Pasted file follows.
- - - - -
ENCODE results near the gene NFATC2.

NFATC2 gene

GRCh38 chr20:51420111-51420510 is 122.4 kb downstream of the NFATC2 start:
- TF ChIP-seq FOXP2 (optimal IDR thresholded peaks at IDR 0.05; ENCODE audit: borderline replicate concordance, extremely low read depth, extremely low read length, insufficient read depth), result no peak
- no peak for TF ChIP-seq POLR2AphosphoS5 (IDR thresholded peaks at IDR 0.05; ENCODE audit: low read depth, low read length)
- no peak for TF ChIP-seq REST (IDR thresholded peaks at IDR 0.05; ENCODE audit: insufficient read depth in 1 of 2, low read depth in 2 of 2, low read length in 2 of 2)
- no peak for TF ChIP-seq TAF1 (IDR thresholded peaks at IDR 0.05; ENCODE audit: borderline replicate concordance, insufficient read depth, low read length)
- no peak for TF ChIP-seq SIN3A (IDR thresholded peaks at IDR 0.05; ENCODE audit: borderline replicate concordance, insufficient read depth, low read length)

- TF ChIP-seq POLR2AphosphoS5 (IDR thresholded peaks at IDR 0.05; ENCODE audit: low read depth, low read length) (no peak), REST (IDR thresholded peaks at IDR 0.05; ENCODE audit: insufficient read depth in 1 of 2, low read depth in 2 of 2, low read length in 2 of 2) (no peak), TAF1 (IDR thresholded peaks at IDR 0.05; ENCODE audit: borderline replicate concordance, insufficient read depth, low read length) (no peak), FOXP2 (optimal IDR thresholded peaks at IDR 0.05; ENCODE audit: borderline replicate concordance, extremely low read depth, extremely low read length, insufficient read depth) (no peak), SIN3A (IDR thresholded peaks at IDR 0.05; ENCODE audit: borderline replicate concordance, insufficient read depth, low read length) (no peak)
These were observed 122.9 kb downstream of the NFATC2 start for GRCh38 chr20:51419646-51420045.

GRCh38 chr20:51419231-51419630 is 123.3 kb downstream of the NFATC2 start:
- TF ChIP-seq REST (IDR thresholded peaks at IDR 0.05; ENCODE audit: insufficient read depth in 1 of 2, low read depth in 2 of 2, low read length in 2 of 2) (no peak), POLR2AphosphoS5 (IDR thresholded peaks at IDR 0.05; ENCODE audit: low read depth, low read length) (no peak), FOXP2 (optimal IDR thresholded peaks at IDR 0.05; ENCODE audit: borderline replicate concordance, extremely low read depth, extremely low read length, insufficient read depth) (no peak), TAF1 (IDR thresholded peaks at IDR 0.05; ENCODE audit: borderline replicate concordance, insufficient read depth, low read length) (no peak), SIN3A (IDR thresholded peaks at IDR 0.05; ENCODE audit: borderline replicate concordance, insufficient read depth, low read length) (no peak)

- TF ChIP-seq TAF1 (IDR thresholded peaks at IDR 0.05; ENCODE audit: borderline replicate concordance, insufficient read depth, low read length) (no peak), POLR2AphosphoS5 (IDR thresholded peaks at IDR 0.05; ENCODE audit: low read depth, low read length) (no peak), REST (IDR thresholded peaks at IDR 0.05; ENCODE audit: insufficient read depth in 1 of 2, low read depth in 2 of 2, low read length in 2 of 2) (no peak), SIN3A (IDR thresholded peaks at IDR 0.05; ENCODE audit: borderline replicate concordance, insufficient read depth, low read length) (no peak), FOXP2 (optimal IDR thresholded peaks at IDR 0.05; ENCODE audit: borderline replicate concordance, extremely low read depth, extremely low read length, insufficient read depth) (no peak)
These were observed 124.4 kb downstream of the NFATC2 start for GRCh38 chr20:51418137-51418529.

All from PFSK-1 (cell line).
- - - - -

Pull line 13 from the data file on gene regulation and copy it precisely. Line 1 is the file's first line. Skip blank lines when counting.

- TF ChIP-seq TAF1 (IDR thresholded peaks at IDR 0.05; ENCODE audit: borderline replicate concordance, insufficient read depth, low read length) (no peak), POLR2AphosphoS5 (IDR thresholded peaks at IDR 0.05; ENCODE audit: low read depth, low read length) (no peak), REST (IDR thresholded peaks at IDR 0.05; ENCODE audit: insufficient read depth in 1 of 2, low read depth in 2 of 2, low read length in 2 of 2) (no peak), SIN3A (IDR thresholded peaks at IDR 0.05; ENCODE audit: borderline replicate concordance, insufficient read depth, low read length) (no peak), FOXP2 (optimal IDR thresholded peaks at IDR 0.05; ENCODE audit: borderline replicate concordance, extremely low read depth, extremely low read length, insufficient read depth) (no peak)